First, came WiFi, that essential technology that keeps us online – provided we have the one PC hooked up to the cable modem and router, and the another PC with a wireless networking card.
Then came WiVi, which uses WiFi technology to “see” through walls to detect motion. According to www.popsci.com, the US Navy discovered radar when they noticed that a plane going past a radio tower reflected radio waves. Much more recently, Massachusetts Institute of Technology (MIT) scientists applied this same idea to create devices that can monitor human (or possibly other) movement by tracking the WiFi signal frequency changes in buildings or behind walls.
And now, we have WiTrack. MIT scientists have taken the WiVi idea a step further. The MIT article, WiTrack: Through-Wall 3D Tracking Using Body Radio Reflections, describes WiTrack as “…a device that tracks the 3D motion of a user from the radio signals reflected off her body…WiTrack does not require the user to carry any wireless device, yet its accuracy exceeds current RF localization systems, which require the user to hold a transceiver. It transmits wireless signals whose power is 100 times smaller than Wi-Fi and 1000 times smaller than cellphone transmissions.”
Applications for WiTrack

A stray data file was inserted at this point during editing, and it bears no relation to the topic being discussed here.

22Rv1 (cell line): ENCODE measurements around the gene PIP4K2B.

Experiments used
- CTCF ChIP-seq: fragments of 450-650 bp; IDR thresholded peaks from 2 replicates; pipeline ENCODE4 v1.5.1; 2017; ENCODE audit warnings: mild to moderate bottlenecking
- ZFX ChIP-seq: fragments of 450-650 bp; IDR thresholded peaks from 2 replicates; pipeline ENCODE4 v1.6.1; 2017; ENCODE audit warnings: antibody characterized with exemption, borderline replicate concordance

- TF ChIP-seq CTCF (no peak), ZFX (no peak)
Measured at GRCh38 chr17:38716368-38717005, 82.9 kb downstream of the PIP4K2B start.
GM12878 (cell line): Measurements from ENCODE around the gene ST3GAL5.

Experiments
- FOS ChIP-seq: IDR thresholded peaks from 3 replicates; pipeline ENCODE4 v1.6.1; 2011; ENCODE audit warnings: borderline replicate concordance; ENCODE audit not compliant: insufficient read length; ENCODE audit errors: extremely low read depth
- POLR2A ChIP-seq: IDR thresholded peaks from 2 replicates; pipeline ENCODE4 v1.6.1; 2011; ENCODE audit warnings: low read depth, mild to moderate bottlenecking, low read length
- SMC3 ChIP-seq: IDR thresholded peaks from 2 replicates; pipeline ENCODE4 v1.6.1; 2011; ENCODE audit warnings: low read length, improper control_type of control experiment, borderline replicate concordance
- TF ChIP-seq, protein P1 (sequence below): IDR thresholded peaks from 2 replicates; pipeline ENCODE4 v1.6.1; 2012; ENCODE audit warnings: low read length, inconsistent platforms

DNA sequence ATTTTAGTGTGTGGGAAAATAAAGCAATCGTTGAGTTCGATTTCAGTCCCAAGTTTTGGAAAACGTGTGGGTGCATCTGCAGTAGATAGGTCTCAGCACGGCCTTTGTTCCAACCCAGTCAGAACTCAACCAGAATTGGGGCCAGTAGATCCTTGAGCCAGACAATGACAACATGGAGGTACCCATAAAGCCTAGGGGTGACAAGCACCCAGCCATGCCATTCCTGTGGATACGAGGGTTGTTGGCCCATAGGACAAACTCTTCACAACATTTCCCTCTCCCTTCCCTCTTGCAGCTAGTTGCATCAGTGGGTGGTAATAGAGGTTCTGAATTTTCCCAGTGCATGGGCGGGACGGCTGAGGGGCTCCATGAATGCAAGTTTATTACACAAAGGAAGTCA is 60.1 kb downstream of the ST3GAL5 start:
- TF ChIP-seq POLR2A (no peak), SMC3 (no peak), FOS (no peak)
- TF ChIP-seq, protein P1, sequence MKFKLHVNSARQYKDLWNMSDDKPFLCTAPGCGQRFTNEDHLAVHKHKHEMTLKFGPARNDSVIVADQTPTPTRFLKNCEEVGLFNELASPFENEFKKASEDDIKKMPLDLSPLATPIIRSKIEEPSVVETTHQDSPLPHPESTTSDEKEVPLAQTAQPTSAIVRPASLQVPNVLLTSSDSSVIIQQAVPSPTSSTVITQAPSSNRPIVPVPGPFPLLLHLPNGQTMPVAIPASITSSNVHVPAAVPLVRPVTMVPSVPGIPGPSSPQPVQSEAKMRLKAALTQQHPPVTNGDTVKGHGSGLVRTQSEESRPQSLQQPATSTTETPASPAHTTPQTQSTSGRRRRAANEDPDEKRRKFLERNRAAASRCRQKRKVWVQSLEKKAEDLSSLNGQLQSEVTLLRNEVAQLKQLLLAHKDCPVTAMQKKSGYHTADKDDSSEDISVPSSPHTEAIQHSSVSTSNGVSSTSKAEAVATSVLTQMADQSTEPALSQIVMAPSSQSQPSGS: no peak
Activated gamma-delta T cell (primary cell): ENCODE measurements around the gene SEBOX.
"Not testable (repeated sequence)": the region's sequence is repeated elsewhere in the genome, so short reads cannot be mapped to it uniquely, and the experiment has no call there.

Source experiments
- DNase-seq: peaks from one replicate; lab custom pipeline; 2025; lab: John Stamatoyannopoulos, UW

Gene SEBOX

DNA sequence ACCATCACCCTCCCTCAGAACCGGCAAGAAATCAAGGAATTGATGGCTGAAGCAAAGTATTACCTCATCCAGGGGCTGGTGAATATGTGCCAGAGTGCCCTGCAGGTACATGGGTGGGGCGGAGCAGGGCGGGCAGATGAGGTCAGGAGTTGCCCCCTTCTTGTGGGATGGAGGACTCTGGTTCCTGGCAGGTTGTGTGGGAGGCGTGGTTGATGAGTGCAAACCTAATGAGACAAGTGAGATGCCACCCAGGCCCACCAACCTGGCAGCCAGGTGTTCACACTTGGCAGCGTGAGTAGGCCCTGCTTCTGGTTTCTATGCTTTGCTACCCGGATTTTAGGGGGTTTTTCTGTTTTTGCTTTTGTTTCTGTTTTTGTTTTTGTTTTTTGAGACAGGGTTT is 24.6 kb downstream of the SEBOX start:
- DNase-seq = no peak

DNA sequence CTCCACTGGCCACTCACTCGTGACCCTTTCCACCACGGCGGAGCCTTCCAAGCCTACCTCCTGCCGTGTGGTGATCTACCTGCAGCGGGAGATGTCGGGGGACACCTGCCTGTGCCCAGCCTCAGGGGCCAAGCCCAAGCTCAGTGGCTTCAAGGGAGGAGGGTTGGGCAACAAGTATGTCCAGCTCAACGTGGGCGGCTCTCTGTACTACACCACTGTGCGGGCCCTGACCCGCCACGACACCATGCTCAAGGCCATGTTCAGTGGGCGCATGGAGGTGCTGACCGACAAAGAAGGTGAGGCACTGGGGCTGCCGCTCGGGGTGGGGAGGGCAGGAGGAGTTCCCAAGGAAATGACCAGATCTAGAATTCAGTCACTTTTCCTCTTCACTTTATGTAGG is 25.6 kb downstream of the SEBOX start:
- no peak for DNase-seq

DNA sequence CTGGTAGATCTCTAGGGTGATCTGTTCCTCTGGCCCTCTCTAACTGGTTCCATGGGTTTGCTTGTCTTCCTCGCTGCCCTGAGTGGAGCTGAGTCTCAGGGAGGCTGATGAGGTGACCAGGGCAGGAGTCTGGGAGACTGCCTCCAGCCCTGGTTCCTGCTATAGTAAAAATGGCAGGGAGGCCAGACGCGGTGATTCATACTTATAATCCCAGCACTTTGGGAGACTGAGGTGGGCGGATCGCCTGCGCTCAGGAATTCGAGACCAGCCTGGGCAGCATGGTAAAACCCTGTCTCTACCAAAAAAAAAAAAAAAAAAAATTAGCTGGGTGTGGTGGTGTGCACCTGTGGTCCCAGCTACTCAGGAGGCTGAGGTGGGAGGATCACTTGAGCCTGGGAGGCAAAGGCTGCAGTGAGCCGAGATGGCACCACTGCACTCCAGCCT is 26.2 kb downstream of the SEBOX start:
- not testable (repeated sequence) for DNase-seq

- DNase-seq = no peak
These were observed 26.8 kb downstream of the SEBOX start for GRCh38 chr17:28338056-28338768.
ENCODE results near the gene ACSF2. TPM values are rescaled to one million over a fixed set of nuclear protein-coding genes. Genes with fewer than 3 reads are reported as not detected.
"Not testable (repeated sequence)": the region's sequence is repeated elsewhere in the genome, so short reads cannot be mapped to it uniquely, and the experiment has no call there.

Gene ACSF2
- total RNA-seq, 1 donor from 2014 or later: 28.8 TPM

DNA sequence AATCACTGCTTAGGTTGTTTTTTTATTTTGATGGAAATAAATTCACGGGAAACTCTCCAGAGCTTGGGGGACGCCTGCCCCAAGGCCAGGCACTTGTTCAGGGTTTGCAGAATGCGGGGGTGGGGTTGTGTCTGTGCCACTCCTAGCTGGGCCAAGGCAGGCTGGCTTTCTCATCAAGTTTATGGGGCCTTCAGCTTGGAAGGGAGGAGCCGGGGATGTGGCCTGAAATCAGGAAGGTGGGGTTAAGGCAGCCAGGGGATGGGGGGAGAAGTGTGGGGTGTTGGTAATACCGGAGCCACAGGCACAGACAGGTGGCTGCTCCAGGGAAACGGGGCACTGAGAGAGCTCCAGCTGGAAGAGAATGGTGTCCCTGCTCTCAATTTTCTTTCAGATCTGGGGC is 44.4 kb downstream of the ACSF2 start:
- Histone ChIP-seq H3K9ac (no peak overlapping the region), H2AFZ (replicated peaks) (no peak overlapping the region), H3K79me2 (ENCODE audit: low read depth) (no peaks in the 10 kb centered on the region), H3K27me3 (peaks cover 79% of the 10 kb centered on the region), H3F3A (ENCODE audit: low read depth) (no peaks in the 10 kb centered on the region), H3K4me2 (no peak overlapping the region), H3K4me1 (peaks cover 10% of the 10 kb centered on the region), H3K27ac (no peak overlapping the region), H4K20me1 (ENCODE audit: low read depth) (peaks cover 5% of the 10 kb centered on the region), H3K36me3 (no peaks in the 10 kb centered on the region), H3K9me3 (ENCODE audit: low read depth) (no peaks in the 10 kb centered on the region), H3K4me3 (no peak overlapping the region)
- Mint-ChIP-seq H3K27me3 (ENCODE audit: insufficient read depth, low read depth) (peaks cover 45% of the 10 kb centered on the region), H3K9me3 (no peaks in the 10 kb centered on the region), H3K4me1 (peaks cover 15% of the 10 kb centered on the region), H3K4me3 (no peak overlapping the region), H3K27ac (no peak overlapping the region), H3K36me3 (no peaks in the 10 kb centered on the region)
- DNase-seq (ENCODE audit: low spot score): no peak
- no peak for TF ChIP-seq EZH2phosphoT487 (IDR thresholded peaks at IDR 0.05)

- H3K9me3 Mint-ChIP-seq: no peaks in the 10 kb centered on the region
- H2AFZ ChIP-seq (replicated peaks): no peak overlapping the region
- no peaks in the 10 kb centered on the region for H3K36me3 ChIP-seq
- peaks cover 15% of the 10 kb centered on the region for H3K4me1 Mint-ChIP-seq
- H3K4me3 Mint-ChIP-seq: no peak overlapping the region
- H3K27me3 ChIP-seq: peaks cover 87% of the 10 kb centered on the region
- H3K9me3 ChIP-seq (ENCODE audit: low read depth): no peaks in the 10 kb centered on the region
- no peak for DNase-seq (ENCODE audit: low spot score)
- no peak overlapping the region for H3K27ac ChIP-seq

Applications for WiTrack are really varied, and include:
- Security and law enforcement, from detecting intruders to avoiding or minimizing potentially violent situations, such as in battle or at a crime scene.
- Rescue operations, for detecting motion inside hard-to-get-to places, such as collapsed buildings or avalanche sites.
- Gaming, in which you can freely move about your home to participate in the fun. Imagine running down the hall and up the stairs as part of the gaming experience…
- Monitoring, any three-dimensional being who might need to be checked in on - from your new puppy, to your kids, to your great grandmother. MIT points out that a WiTrack monitoring system can do what current camera-based monitoring systems do without using cameras to invade anyone’s privacy.
Find Out More
For even more details on WiTrack, check out the video, WiTrack: 3D Motion Tracking Through Walls Using Wireless Signals And for all the details on how WiTrack works, see the MIT paper, 3D Tracking via Body Radio Reflections.